31. The fresnel does accurately show what will go on film. It lets you see evenly into the corners but, if the lens has fall-off it also shows that as well. And if a lens vignettes it also shows that.
    The below statement is just plain wrong.
    ". I'd rather have a plain screen than a bright screen which does not accurately represent what will find its way onto the film "
     
  32. Bob. the Linhof S/No. is: 2622049
    Any insight would be appreciated. I'd really like to know which model this is and approximately what year it was made.
    Thanks, Steve
     
  33. That is a Kardan Color 45 made in about 1966
     
  34. The fresnel does accurately show what will go on film. It lets you see evenly into the corners but, if the lens has fall-off it also shows that as well. And if a lens vignettes it also shows that.
    The below statement is just plain wrong.
    ". I'd rather have a plain screen than a bright screen which does not accurately represent what will find its way onto the film "
    Bob, I am SO sorry that I don't agree with you! Have it your way - I know what works for me.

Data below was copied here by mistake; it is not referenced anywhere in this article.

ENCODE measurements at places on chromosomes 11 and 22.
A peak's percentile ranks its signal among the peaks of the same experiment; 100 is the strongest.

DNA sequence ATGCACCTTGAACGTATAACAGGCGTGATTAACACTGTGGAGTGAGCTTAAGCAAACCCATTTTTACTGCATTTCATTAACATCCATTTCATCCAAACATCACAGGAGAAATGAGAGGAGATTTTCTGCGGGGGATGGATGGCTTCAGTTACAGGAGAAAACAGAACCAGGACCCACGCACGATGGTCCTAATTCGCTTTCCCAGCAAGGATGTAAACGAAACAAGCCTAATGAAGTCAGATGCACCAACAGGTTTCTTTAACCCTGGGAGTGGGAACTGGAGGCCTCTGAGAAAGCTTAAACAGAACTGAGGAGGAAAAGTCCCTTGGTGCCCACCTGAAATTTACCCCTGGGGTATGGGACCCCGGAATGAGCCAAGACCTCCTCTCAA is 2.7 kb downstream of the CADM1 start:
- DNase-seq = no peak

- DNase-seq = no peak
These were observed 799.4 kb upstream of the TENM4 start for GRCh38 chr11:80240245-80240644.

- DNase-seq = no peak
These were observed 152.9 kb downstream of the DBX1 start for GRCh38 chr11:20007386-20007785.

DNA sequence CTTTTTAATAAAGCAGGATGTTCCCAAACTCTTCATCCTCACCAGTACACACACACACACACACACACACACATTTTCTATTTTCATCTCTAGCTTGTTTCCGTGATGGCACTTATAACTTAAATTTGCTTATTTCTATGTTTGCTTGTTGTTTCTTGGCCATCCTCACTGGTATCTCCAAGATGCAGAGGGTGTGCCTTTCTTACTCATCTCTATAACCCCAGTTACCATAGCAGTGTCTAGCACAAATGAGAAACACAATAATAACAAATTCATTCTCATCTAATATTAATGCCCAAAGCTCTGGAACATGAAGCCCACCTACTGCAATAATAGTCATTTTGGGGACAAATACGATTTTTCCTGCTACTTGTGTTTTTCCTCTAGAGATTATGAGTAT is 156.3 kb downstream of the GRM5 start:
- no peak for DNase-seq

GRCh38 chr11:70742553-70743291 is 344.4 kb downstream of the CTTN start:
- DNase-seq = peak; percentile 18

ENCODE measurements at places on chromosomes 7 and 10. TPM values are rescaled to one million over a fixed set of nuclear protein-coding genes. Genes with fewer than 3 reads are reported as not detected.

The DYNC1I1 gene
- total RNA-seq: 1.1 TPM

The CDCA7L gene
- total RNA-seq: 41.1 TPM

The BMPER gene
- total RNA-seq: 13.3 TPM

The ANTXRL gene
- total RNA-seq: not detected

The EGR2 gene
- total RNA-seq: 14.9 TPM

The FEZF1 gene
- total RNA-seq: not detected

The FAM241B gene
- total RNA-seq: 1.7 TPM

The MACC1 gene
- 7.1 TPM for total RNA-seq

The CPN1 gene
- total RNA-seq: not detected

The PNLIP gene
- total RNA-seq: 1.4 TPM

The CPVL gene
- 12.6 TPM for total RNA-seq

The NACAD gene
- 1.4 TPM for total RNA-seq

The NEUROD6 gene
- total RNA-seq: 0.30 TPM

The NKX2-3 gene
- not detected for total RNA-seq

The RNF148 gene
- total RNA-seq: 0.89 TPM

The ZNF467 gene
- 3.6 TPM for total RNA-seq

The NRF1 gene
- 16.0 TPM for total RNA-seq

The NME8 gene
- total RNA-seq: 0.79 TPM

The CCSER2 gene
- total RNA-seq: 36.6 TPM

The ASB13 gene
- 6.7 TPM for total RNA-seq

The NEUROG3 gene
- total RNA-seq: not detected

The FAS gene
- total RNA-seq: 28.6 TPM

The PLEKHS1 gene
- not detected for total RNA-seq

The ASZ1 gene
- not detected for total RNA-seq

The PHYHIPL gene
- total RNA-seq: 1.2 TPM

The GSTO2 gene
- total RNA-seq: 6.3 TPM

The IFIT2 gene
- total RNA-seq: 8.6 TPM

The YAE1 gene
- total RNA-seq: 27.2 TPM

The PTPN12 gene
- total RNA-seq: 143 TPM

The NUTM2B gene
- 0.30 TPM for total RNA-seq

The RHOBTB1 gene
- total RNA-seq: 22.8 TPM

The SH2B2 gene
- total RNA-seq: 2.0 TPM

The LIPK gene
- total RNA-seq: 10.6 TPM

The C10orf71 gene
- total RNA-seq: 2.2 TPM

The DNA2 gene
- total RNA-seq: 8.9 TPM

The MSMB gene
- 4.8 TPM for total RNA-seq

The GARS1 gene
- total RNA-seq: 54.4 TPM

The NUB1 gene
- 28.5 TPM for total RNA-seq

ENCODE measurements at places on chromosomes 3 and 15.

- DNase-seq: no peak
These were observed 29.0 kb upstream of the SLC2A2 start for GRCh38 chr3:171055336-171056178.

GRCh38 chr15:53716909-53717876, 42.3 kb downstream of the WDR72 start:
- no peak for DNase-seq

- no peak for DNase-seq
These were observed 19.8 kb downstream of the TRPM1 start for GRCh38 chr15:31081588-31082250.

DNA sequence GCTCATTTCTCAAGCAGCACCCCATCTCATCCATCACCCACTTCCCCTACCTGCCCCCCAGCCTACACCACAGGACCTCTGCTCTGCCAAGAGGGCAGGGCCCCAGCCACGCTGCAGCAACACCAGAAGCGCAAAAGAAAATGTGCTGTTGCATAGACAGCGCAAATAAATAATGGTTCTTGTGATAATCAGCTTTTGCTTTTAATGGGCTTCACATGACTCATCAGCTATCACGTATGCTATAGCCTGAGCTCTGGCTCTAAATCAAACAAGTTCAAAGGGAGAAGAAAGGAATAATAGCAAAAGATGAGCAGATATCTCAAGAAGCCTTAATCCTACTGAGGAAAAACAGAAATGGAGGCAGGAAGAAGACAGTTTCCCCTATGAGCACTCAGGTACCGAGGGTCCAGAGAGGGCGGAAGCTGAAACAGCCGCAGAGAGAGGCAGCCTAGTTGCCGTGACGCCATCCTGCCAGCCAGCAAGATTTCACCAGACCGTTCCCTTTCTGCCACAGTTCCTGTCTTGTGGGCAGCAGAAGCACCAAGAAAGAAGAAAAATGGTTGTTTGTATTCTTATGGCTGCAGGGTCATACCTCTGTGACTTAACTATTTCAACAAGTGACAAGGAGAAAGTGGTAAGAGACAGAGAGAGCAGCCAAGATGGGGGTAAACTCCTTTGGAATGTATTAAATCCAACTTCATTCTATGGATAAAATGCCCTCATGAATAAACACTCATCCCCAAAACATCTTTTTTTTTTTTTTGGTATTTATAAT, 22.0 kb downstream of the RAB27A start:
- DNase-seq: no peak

35. Then why not state why it doesn't work for you?
     
  36. Well,my eyes are 63 turns around the sun. I put my 65/8 Super-Angulon on a self-constructed 6x12 camera, scale-focused , so no worries about focusing brightness either.
    I really like my SA 90/8,and can focus it just fine on 4x5.It would be the one lens I would put a fresnel lens behind,but I would buy a $6.00 plastic model from Office Supplies.
    Anything longer - fresnel,what fresnel?
    You have a good 4x5 setup as it stands.
     
  37. Bob, pardon me for asking a slightly personal question, but in your photo.net profile you state your main activity as being associated with marketing and distribution. Is it the case that you have gained most of your (obviously extensive) product knowledge from reading catalogs and handling equipment in showrooms rather than from everyday professional practice? Knowing this would help me to understand where you are coming from.